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Review of "The Wild Men" by David Torrance: A Look into the First Cabinet of the Labour Party.

Review of “The Wild Men” by David Torrance: A Look into the First Cabinet of the Labour Party.


On January 22, 1924, the Labour party formed a government for the first time in its 25-year history. Due to certain circumstances, they were presented with an opportunity that many members were hesitant to take. The outcome of the December election was inconclusive. The Conservative party, led by Prime Minister Stanley Baldwin (then known as Unionists), remained the largest party with 258 seats. The Liberals had 158 seats and Labour had 191. After six weeks of speculation and consideration, Baldwin realized he did not have enough support to present a king’s speech. He could have attempted to form a coalition with the Liberals, but this would have gone against the public’s rejection of a similar coalition in the October 1922 election. The leader of the Liberals, Herbert Asquith, ultimately decided to step aside and allow Labour to prove their ability to govern.

He had expressed that if a Labour government were to potentially lead the country, it would be under secure circumstances, as he stated to a group on December 18, 1923.

He was referring to the safety of the Liberal party, as the obstacles that the Labour party would encounter were significant. The United Kingdom had decreased in size by twenty percent after the establishment of the Irish Free State one year prior. Unemployment rates were increasing and the economic outlook was bleak. The main promise in Labour’s manifesto was a capital levy on all personal fortunes over £5,000. This was expected to lead to a panic at banks, deplete gold reserves, and potentially result in food shortages and famine. The leader of Labour believed that this policy caused them to lose 50 seats.

The leader in question was Ramsay MacDonald, who was fully aware that accepting the position would be a risky move, especially due to the high demands of numerous Labour followers. However, MacDonald thought that if he declined the offer, Baldwin would make a deal with Asquith, resulting in the Conservatives taking control, the Liberals becoming the opposition, and Labour being seen as irrelevant for being too afraid to take charge.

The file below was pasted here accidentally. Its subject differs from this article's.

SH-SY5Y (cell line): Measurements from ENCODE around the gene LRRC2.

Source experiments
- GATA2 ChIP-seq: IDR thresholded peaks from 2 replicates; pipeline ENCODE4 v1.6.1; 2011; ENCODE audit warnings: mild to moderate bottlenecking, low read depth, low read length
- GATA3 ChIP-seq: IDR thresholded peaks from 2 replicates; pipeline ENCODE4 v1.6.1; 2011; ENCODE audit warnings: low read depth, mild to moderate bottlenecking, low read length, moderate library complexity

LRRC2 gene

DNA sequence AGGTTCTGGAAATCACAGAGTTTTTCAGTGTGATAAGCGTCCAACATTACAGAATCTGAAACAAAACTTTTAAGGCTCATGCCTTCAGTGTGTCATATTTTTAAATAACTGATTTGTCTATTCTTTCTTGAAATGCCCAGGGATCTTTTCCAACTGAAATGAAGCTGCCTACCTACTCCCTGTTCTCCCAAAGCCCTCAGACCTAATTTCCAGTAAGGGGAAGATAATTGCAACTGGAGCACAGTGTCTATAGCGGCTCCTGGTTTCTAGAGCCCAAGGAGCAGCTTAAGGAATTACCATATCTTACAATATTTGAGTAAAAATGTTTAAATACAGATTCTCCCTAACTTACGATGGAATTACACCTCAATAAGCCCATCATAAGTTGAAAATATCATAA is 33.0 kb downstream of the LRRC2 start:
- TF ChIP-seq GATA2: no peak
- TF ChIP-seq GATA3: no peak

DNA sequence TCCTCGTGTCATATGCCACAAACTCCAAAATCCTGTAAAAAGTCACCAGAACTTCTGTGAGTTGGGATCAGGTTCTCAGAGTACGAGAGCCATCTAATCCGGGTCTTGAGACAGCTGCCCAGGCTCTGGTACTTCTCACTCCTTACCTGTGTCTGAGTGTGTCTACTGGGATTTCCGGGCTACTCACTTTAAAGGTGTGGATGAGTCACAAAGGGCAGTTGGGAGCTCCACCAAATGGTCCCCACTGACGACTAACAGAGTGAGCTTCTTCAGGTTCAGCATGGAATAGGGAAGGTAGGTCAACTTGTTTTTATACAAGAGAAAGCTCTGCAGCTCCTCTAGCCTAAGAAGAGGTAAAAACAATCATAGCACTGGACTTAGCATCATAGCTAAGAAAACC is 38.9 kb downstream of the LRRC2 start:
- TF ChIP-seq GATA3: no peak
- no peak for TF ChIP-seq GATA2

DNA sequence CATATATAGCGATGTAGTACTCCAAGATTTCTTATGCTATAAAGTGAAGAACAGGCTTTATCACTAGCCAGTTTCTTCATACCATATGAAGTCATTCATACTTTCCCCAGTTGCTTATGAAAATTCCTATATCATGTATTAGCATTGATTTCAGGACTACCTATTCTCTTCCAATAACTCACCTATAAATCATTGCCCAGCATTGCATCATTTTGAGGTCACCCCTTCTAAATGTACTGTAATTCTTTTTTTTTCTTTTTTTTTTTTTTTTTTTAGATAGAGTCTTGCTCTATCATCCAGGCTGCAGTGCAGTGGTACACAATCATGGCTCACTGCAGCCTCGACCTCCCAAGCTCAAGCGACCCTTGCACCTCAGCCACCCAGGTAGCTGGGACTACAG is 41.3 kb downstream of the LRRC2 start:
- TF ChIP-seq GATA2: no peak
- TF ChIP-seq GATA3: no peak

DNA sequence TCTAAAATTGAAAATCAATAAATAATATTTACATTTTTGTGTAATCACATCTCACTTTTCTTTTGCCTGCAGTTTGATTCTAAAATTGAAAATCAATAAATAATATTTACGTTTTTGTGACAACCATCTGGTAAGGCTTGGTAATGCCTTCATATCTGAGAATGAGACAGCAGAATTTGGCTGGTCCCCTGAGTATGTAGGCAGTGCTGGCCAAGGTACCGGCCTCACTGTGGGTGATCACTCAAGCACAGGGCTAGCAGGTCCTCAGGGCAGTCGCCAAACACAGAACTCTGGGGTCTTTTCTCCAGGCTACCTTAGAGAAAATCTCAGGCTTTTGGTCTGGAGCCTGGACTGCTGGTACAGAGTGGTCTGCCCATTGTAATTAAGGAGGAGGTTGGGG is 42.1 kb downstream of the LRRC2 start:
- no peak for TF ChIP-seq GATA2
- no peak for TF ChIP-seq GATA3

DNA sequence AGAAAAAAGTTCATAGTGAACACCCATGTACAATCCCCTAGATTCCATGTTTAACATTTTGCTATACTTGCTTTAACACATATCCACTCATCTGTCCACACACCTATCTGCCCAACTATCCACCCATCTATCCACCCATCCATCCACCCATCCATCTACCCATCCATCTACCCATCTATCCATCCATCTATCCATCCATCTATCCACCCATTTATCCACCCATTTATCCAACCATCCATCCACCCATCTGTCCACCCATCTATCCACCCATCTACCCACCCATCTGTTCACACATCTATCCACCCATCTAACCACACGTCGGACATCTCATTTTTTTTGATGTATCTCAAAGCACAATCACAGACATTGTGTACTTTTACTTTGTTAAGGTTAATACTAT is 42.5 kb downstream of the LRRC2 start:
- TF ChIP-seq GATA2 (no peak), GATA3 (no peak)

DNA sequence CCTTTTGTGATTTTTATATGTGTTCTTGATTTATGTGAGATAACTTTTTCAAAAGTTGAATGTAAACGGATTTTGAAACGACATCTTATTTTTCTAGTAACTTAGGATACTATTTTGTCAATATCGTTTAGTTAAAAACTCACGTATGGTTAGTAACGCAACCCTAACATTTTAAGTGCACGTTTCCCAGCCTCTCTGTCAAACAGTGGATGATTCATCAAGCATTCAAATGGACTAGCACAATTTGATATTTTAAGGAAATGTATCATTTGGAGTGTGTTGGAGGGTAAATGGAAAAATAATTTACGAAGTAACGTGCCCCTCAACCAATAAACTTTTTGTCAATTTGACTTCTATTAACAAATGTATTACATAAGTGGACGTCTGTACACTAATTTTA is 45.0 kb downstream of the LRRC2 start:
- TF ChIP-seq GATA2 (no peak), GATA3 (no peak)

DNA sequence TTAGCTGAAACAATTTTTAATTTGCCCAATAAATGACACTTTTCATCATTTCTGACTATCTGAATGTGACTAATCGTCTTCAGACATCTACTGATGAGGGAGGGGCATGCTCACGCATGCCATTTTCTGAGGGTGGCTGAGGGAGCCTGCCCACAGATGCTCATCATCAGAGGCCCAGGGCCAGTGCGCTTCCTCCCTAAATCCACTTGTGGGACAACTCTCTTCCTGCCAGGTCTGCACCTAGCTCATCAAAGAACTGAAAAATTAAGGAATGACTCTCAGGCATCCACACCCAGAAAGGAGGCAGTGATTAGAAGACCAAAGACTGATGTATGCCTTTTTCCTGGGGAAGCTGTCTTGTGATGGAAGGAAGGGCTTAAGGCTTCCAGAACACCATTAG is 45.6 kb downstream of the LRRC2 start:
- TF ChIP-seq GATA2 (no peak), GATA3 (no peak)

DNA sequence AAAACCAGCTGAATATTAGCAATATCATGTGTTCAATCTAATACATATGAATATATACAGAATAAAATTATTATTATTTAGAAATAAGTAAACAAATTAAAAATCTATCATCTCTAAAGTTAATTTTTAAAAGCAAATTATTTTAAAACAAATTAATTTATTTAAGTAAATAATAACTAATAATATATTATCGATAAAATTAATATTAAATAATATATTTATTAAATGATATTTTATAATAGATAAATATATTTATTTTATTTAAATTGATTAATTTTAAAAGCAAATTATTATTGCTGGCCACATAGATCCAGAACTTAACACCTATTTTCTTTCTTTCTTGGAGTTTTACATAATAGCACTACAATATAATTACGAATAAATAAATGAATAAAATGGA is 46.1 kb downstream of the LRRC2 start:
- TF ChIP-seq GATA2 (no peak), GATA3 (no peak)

The primary goal of the Labour party was to prove its capability to lead. MacDonald faced a dilemma, like every leader after him, on how to balance the desires of the public for stability with the party’s push for radical transformation. He assumed office the day after Lenin’s death and a mere five years after the Russian Revolution. As the first cousin of George V, who had been assassinated by the Bolsheviks, MacDonald’s appointment may have sparked concerns in the king’s mind about the potential for revolution in Britain, as he allowed the new prime minister to kiss his hand.

David Torrance, a researcher at the House of Commons library, skillfully sheds light on these topics in his captivating book. He delves deeper than just politics and reveals the unique personalities of the remarkable men who comprised the initial Labour cabinet. (Margaret Bondfield, a leader of shop workers who would go on to become the first female cabinet member in the 1920s, held a lower position in this administration and was one of only three women in the Labour party.)

Out of all the initial politicians of modest origins who were welcomed into the cabinet, none had a humbler upbringing than MacDonald himself. He was born to an unmarried servant and a ploughman, and his illegitimacy was exposed by a sensationalist newspaper in 1915. While there were a few members of the middle class in this first cabinet, the majority were self-taught laborers.

Their main focus was on maintaining a respectable image rather than promoting radical ideas (there was no further mention of the capital levy). However, they did implement progressive social reforms, increased wages for farm workers, decreased the country’s debt, established a nationwide electricity network, improved infrastructure through road construction, and started building livable housing for the working class.

According to one government official, the nine-month period of the Labour party in power was significant not for its achievements, but for what it hinted at. It allowed people to envision the potential of a Labour government with a longer time frame to enact their plans, rather than just a few months.

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On January 16, 2024, this article was revised to eliminate mention of Ramsay MacDonald being kicked out of his local golf club due to rumors of his illegitimate birth in 1915. In reality, MacDonald was expelled from Moray golf club the next year for his stance against World War I.

Source: theguardian.com